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This jug features geometric decoration based on lines that create grids, giving rise to a typically Canaanite decoration. This round-bodied vase has a very wide neck with a large mouth. It is made of terracotta modelled on a lathe and then burnished. Ceramic is not one of the aspects that stand out in the Bronze Age, its development was key towards more developed typologies and more refined finishes. Canaanite ceramics is one of the most important archaeological evidence, because in a period of constant social and daily development, of which we do not preserve many remains, ceramics mark us a frank evolution.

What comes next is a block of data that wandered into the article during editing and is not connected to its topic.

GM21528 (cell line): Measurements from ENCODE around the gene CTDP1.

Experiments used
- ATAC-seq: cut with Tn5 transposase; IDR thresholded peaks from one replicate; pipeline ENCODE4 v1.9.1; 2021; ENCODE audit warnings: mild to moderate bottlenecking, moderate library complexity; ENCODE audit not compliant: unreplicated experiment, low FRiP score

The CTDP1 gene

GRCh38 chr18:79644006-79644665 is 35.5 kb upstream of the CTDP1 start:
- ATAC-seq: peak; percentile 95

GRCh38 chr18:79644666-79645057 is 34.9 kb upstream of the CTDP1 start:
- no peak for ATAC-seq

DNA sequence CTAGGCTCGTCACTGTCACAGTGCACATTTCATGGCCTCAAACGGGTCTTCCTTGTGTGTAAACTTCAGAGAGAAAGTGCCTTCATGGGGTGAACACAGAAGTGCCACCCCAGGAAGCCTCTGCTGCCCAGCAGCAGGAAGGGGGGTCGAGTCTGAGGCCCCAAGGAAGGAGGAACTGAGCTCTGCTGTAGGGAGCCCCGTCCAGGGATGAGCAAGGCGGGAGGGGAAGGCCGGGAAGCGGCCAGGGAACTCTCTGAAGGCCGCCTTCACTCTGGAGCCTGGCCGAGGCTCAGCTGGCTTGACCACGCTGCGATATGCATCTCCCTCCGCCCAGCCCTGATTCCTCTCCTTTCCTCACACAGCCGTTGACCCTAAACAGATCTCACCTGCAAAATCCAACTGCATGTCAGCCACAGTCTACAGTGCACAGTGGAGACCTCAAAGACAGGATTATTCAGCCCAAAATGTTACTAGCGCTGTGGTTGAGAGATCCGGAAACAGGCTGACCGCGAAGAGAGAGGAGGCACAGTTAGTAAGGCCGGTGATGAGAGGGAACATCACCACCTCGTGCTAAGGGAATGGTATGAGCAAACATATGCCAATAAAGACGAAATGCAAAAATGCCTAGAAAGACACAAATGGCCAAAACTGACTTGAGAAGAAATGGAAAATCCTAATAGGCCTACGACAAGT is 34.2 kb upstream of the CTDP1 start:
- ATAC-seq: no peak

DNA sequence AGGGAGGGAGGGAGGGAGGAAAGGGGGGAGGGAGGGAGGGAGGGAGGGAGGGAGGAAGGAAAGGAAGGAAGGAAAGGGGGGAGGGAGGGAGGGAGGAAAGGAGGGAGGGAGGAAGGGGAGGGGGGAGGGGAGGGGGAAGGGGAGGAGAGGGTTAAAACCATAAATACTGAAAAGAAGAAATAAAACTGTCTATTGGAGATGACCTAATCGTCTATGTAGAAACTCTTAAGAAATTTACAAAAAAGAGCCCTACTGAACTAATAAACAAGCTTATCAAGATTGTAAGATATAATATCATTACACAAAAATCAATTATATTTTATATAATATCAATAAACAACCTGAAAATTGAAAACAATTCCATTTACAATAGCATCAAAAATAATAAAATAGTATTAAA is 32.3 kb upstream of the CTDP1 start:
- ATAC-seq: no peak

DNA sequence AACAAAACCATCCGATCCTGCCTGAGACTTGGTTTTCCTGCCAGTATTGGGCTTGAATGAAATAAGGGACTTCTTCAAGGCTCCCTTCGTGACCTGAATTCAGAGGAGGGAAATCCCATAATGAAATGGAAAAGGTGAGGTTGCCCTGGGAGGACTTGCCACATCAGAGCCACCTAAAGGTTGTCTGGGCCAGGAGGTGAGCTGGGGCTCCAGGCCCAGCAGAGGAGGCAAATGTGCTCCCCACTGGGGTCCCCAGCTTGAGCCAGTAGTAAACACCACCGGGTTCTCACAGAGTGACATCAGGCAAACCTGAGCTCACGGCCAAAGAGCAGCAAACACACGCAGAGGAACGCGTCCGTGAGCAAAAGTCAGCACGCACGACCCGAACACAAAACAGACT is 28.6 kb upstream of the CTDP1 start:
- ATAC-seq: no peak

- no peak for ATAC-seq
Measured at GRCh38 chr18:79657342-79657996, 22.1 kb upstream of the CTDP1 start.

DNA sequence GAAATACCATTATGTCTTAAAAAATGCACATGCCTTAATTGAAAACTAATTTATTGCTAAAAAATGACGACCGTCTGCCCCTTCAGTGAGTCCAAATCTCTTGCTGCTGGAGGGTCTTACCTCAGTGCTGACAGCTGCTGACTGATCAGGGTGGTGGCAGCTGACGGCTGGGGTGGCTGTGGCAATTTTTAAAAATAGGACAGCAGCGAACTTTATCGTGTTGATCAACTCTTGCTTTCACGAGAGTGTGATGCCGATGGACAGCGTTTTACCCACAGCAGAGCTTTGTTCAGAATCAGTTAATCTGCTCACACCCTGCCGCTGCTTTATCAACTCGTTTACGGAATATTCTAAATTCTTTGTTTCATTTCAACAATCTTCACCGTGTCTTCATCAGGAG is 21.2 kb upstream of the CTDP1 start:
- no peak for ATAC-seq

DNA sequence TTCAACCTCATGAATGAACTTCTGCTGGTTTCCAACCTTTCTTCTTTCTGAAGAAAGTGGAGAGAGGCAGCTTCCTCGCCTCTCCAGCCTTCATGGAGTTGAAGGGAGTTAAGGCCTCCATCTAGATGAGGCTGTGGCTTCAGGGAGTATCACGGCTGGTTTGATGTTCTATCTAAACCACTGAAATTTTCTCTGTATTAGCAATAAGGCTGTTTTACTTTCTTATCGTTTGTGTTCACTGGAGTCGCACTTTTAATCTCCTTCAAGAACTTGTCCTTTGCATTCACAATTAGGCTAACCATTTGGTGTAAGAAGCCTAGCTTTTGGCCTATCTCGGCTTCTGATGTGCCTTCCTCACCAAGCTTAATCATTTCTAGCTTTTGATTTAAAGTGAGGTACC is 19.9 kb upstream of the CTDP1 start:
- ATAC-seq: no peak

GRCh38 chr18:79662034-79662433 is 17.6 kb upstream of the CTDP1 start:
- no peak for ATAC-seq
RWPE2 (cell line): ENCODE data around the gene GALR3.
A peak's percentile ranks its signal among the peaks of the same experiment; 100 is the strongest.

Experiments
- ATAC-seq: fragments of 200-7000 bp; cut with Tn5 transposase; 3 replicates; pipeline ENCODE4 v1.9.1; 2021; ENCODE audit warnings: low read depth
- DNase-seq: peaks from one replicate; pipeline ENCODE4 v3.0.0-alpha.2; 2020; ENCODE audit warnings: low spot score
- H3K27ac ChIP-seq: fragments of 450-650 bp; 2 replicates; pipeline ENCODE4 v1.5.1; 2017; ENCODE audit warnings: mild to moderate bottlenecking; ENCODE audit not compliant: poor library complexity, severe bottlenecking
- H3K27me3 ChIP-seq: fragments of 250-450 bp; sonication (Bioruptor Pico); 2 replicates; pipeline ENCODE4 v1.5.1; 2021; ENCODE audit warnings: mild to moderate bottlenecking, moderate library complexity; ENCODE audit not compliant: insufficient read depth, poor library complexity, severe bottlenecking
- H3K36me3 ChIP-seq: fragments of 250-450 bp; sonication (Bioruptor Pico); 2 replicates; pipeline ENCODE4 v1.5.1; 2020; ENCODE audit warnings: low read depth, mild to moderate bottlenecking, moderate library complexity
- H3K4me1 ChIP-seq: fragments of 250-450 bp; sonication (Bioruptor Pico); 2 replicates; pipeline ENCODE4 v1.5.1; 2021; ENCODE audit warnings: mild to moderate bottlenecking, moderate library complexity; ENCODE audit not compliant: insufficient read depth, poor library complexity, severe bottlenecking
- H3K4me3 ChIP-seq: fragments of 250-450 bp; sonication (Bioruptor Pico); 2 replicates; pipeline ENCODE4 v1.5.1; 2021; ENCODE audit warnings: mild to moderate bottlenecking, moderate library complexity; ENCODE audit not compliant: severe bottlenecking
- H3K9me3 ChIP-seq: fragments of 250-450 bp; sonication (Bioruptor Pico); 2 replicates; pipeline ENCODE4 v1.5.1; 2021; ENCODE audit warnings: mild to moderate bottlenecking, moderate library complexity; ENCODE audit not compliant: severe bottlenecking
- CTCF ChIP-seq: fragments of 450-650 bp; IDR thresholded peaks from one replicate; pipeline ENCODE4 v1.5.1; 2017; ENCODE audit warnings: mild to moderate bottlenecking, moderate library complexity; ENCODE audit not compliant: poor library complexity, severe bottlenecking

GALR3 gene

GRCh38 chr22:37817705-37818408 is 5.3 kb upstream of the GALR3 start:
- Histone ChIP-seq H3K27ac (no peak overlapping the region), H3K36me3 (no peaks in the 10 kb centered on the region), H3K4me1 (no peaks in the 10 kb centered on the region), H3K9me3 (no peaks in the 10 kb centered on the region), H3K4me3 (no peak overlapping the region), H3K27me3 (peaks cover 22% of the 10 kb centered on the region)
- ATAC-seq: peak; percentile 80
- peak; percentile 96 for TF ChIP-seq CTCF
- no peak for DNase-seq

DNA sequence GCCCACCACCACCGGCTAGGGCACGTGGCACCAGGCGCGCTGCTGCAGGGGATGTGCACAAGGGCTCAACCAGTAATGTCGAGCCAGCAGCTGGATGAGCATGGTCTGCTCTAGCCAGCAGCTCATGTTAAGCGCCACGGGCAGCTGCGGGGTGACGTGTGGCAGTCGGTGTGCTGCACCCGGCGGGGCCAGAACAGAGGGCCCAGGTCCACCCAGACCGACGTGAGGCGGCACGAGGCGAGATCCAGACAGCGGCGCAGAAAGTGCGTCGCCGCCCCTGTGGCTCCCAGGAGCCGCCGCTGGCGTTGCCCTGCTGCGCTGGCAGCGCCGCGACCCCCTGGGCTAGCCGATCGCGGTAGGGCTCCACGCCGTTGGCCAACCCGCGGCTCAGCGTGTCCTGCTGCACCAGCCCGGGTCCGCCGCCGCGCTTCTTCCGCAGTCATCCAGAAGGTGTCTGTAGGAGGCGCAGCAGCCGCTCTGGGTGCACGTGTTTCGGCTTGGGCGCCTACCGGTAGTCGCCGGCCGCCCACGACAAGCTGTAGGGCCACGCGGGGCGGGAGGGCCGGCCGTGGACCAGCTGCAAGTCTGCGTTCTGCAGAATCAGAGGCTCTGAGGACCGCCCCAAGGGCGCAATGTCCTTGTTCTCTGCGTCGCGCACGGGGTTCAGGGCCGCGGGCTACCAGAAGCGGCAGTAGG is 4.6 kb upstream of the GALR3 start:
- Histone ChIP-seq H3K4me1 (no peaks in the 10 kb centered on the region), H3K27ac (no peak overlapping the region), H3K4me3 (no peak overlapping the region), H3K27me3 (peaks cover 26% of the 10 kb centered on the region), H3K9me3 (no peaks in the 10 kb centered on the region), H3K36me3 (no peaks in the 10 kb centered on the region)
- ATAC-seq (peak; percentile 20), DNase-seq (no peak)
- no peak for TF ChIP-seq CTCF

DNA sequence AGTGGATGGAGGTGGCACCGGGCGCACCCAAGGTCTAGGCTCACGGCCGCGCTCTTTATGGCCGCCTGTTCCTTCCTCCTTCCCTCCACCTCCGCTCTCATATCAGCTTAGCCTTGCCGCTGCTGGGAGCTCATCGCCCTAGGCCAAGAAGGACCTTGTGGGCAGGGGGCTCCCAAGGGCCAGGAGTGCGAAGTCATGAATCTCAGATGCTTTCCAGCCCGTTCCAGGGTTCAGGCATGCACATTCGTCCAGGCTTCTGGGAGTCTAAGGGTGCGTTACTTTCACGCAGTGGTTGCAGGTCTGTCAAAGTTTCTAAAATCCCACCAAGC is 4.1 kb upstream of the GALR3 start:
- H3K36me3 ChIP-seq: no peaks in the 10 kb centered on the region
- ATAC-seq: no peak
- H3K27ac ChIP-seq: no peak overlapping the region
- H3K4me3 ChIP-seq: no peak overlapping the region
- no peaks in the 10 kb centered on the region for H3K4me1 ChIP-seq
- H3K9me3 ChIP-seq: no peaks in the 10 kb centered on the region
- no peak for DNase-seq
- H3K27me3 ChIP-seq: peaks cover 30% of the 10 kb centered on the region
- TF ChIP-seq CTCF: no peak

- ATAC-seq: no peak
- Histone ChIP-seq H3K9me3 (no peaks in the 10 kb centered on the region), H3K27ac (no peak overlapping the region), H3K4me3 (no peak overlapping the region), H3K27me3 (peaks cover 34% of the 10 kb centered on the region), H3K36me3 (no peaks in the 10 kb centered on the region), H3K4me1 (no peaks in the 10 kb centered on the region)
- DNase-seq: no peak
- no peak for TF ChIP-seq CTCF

The territory of Canaan was, since 4000 B.C., the connection between East and West. It was inhabited by very diverse peoples, such as Amorites, Jebusites, Hyksos, Philistines, Phoenicians, Arameans and Hebrews, who finally conquered the territory. From settlements like Jericho, Ugarit, Tyre or Damascus, the Canaanites were dedicated to trade with the neighboring lands of Mesopotamia or Egypt. More than one thousand two hundred kilometers could be crossed on foot by the Canaanite clans to reach their destinations. The routes ran from Mesopotamia to Egypt, where family groups loaded with goods for exchange would travel.